Ragnar's sons Eric and Agnar then sailed into Lake Mälaren and sent a message to king Eysteinn that they wanted him to submit to Ragnar's sons, and Eric said that he wanted Eysteinn's daughter Borghild as wife. Eysteinn said that he first wanted to consult the Swedish chieftains. The chieftains said no to the offer, and ordered an attack on the rebellious sons. A battle ensued and Eric and Agnar were overwhelmed by the Swedish forces, whereupon Agnar died and Eric was taken prisoner.
Eysteinn offered Eric as much of Uppsala öd as he wanted, and Borghild, in wergild for Agnar. Eric proclaimed that after such a defeat he wanted nothing but to choose the day of his own death. Eric asked to be impaled on spears that raised him above the dead and his wish was granted.
In Zealand, Aslaug and her sons Björn and Hvitserk, who had been playing tafl, became upset and sailed to Sweden with a large army. Aslaug, calling herself Randalin rode with cavalry across the land. In a great battle they killed Eysteinn.
Ragnar was not happy that his sons had taken revenge without his help, and decided to conquer England with only two knarrs. King Ella of Northumbria defeated Ragnar and threw him into a snake pit where he died.
Björn and his brothers attacked Aella but were beaten back. Asking for peace and wergild, Ivar the Boneless tricked Aella into giving him an area large enough to build the town of York. Ivar made himself popular in England and asked his brothers to attack again. During the battle Ivar sided with his brothers and so did many of the English chieftains with their people, in loyalty to Ivar. Ella was taken captive and in revenge they carved blood eagle on him.
Later Björn and his brothers pillaged in England, Wales, France and Italy, until they came to the town Luna in Italy. When they came back to Scandinavia, they divided the kingdom so that Björn Ironside took Uppsala and Sweden.
The Hervarar saga tells that Eysteinn Beli was killed by Björn and his brothers as told in Ragnar Lodbrok's saga, and they conquered all of Sweden. When Ragnar died Björn Ironside inherited Sweden. He had two sons, Refil and Erik Björnsson, who became the next king of Sweden.
Heimskringla: history of the kings of Norway, Part 7277 By Snorri Sturluson, Lee Milton Hollander
Óslác is a theophoric Anglo-Saxon given name, cognate to Old Norse Ásleikr/Áslákr (latinised Ansleicus, modern Scandinavian Aslak) and to Old High German Ansleh (Anslech, Ansleccus). It is composed of ós "god" and lác "play, sport; offering, sacrifice".
Historical individuals bearing the name are a son of Æthelfrith of Northumbria (recorded in MS E of the Anglo-Saxon Chronicle s.a. 617), king Oslac of Sussex (8th c.), Oslac of Hampshire, butler of Æthelwulf of Wessex (9th c.) and earl Oslac of Northumbria (10th c.). Anslech de Bricquebec, nephew of Rollo of Normandy (10th c.). Ansleicus is the name of a Dane converted to Christianity in 864 according to the Miracles de St. Riquier. This Ansleicus subsequently mediated between Charles the Bald and the Viking invaders of Normandy.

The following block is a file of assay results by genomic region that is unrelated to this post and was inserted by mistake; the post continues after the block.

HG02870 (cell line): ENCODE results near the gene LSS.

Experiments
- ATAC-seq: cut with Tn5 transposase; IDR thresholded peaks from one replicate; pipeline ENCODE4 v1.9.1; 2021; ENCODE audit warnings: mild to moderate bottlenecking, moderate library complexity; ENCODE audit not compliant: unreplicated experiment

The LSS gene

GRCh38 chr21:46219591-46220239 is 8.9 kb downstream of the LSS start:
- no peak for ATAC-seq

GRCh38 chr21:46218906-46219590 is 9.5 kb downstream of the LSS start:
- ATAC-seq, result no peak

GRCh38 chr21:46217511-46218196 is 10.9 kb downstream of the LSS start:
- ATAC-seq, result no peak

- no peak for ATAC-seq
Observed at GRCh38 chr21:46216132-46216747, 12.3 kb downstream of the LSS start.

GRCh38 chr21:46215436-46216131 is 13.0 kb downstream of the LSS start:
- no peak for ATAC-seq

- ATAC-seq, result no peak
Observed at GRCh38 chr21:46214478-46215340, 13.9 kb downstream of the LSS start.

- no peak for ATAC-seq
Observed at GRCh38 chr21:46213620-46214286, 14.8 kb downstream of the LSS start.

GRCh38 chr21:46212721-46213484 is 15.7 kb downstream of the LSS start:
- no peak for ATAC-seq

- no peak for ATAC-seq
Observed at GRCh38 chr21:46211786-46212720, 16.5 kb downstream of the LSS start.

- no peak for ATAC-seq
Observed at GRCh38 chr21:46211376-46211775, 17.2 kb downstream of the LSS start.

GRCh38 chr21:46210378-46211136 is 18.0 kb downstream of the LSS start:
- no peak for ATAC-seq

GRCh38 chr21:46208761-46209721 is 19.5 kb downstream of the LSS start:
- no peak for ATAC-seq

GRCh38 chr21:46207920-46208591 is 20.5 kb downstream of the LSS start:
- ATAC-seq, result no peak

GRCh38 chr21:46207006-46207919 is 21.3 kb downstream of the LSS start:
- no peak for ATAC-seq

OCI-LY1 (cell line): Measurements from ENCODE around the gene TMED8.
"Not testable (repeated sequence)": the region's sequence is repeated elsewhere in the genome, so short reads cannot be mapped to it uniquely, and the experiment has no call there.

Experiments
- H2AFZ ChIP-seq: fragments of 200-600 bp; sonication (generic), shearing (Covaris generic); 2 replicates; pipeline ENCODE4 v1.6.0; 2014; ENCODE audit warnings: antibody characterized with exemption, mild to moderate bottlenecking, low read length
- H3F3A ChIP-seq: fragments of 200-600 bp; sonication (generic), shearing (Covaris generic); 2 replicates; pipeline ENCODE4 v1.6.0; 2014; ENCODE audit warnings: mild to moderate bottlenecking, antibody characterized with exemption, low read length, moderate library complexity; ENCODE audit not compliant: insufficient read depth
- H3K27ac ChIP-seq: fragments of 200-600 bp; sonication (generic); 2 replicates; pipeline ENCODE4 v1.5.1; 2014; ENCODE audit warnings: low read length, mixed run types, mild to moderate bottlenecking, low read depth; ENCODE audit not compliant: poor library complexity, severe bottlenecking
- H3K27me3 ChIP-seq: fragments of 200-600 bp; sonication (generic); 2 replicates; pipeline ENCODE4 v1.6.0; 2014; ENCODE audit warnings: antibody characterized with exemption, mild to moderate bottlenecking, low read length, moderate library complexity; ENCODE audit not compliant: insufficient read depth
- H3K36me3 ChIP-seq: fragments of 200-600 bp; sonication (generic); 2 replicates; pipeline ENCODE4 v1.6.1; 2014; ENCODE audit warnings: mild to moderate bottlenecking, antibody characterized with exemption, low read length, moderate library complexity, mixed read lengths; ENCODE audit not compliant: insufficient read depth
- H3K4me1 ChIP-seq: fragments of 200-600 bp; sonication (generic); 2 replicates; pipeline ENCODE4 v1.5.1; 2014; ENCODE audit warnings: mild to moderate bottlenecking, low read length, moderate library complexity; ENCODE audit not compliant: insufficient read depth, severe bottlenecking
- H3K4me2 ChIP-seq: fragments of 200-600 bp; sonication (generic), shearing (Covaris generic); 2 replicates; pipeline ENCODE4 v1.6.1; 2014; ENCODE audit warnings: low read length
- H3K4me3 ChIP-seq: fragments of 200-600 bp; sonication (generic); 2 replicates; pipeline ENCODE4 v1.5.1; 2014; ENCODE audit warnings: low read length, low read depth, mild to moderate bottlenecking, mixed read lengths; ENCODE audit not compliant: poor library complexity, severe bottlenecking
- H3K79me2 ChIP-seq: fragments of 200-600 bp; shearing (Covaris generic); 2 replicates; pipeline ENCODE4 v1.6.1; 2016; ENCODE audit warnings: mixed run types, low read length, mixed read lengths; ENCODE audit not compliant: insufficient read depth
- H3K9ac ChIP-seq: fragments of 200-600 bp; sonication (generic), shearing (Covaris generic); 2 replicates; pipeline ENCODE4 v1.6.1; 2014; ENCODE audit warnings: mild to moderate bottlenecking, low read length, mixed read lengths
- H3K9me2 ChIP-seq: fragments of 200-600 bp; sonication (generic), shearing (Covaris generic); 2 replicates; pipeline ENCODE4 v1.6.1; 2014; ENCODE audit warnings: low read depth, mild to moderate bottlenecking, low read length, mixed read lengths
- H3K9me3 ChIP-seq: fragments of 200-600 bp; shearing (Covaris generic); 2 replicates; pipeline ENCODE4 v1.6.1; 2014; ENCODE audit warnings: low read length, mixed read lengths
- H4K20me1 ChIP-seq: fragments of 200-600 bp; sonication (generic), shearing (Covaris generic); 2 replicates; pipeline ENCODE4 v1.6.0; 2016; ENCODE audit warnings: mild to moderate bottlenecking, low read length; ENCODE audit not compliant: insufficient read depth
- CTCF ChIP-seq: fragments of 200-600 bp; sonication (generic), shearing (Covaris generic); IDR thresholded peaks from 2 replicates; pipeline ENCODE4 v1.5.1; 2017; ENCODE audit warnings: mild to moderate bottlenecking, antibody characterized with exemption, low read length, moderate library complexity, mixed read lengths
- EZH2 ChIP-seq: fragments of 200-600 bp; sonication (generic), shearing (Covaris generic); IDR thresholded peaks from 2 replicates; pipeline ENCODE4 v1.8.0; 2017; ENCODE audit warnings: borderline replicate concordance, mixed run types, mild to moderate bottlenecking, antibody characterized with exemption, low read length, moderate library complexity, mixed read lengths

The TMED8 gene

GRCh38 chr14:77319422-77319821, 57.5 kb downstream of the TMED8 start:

The Norman French toponym Anneville is from Anslecvilla "the estate of Ansleicus".
The name is attested in a late Viking Age (early 12th century) runic inscription on a sword scabbard, reading Asmundr gerosi mik Asleik a mik "Asmund made me, Asleikr owns me" (Ewart Oakeshott, Records of the Medieval Sword, p. 77).
As a given name, English Oslac unlike Norse Aslak is mostly extinct, but it survives into Modern English as a surname, besides Oslac also in the spellings Aslock and Hasluck.
Based on the Anglo-Saxon, Old High German and Old Norse cognates of the name, Koegel (1894) assumes that the term *ansu-laikom may go back to Common Germanic times, denoting a Leich für die Götter, a hymn, dance or play for the gods in early Germanic paganism. Grimm (s.v. "Leich") compares the meaning of Greek χορος, denoting first the ceremonial procession to the sacrifice, but also ritual dance and hymns pertaining to religious ritual. Hermann (1906) identifies as such *ansulaikom the the victory songs of the Batavi mercenaries serving under Gaius Julius Civilis after the victory over Quintus Petillius Cerialis in the Batavian rebellion of 69 (according to Tacitus), and also the "abominable song" to Wodan sung by the Langobards at their victory celebration in 579. The sacrificial animal was a goat, around whose head the Langobard danced in a circle while singing their victory hymn. As their Christian prisoners refused to "adore the goat", they were all killed (Hermann presumes) as an offering to Wodan.
Oslac (fl. 966–975) is regarded as the first ealdorman (or earl) of York and its dependent territories, roughly the southern half of Northumbria. His background is obscure because of poor source documentation, resulting in disagreement amongst historians regarding his family and ethnicity. It is believed that he took over the position of ealdorman of York in 966, holding the position until his downfall in 975.